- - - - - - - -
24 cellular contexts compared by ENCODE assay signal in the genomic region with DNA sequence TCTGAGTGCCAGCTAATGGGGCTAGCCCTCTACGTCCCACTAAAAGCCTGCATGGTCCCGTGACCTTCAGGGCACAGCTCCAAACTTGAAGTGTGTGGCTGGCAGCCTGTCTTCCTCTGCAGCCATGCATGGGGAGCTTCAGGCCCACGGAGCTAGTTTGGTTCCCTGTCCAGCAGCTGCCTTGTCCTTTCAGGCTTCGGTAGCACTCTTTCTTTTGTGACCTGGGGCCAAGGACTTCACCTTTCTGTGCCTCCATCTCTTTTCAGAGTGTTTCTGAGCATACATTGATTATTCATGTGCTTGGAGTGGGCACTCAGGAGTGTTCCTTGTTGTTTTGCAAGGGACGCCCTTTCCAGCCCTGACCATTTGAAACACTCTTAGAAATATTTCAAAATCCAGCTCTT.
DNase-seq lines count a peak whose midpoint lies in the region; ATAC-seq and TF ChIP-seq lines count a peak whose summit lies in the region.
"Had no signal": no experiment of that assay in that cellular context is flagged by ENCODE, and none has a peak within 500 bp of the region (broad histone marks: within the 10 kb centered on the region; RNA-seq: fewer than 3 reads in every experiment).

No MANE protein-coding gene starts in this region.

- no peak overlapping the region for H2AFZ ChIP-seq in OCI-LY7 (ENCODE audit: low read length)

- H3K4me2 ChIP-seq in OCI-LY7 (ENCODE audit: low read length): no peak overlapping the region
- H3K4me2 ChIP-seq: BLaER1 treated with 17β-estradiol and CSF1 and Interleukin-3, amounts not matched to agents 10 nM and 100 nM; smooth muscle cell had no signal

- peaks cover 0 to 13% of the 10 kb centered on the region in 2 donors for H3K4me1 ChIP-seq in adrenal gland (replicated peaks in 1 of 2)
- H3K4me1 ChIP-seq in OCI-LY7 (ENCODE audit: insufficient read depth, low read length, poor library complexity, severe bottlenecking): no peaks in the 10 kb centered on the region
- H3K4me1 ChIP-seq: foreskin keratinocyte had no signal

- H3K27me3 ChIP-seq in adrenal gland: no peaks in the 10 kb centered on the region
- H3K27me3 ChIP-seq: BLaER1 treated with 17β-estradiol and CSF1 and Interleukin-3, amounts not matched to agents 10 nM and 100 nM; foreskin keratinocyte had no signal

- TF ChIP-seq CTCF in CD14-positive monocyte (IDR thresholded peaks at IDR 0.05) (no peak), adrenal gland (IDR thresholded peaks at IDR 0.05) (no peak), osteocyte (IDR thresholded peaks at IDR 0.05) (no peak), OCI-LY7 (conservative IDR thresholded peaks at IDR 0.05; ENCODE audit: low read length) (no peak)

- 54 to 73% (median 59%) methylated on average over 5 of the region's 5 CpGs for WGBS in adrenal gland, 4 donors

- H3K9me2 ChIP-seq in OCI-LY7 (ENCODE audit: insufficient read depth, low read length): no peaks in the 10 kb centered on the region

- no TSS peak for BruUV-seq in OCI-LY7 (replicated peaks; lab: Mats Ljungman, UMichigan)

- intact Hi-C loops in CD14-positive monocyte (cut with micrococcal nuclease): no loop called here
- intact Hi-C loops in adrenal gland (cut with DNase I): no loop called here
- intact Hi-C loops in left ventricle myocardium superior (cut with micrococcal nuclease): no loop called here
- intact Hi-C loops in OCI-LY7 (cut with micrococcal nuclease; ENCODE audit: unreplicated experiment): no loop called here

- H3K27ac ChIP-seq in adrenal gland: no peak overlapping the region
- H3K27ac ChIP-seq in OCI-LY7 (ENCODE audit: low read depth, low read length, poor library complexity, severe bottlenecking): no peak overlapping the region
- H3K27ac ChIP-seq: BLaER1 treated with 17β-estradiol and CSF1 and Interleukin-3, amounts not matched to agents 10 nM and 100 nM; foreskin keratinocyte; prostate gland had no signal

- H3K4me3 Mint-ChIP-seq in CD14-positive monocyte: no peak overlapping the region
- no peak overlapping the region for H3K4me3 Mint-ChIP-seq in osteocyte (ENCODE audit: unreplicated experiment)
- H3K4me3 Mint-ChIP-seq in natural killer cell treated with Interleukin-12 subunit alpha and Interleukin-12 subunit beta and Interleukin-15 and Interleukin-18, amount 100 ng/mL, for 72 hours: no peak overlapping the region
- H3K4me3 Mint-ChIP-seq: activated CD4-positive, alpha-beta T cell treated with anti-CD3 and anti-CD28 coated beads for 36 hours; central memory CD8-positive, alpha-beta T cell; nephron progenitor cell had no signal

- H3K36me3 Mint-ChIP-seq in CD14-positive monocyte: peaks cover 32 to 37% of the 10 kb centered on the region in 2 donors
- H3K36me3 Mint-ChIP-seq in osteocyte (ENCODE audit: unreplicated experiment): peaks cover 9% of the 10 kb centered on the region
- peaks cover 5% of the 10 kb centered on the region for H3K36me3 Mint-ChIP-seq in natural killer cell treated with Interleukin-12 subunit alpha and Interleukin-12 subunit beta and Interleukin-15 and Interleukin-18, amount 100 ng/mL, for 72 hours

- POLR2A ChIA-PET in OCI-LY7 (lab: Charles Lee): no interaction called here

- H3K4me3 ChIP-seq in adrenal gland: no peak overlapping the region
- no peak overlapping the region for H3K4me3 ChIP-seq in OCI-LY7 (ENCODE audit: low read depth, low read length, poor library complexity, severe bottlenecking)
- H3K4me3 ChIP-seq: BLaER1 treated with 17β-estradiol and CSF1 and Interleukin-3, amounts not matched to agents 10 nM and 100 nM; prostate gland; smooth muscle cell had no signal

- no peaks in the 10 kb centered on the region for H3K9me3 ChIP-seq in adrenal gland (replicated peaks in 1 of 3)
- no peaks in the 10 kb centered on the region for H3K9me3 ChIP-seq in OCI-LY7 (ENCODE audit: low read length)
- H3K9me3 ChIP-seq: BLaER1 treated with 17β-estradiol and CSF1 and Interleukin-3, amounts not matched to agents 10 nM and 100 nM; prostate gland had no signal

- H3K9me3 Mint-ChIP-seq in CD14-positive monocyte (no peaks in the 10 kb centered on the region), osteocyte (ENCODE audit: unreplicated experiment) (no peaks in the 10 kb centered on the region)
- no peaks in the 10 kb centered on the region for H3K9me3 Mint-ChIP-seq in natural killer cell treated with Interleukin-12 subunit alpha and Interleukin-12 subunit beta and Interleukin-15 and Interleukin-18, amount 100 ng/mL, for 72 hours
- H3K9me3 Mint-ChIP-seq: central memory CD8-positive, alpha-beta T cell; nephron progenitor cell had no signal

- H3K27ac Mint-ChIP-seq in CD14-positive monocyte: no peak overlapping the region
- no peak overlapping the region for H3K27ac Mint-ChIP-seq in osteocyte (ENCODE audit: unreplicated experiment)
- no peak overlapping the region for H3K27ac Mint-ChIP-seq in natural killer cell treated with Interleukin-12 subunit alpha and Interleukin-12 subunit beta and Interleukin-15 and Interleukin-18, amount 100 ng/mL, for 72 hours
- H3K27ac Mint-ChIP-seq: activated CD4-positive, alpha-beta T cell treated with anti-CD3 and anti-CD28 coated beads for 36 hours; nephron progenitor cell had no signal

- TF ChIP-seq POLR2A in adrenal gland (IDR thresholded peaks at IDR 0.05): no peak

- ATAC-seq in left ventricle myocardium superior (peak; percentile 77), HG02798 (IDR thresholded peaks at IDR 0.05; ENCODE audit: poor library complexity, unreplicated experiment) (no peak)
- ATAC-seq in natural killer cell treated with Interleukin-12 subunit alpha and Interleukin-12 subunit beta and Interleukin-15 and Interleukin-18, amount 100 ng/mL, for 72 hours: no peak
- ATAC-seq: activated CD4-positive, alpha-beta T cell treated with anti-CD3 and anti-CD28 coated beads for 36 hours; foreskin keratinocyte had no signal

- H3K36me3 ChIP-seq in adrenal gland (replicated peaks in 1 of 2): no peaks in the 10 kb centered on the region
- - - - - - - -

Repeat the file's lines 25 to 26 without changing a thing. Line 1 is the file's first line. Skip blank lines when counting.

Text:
- no peak overlapping the region for H3K4me3 Mint-ChIP-seq in osteocyte (ENCODE audit: unreplicated experiment)
- H3K4me3 Mint-ChIP-seq in natural killer cell treated with Interleukin-12 subunit alpha and Interleukin-12 subunit beta and Interleukin-15 and Interleukin-18, amount 100 ng/mL, for 72 hours: no peak overlapping the region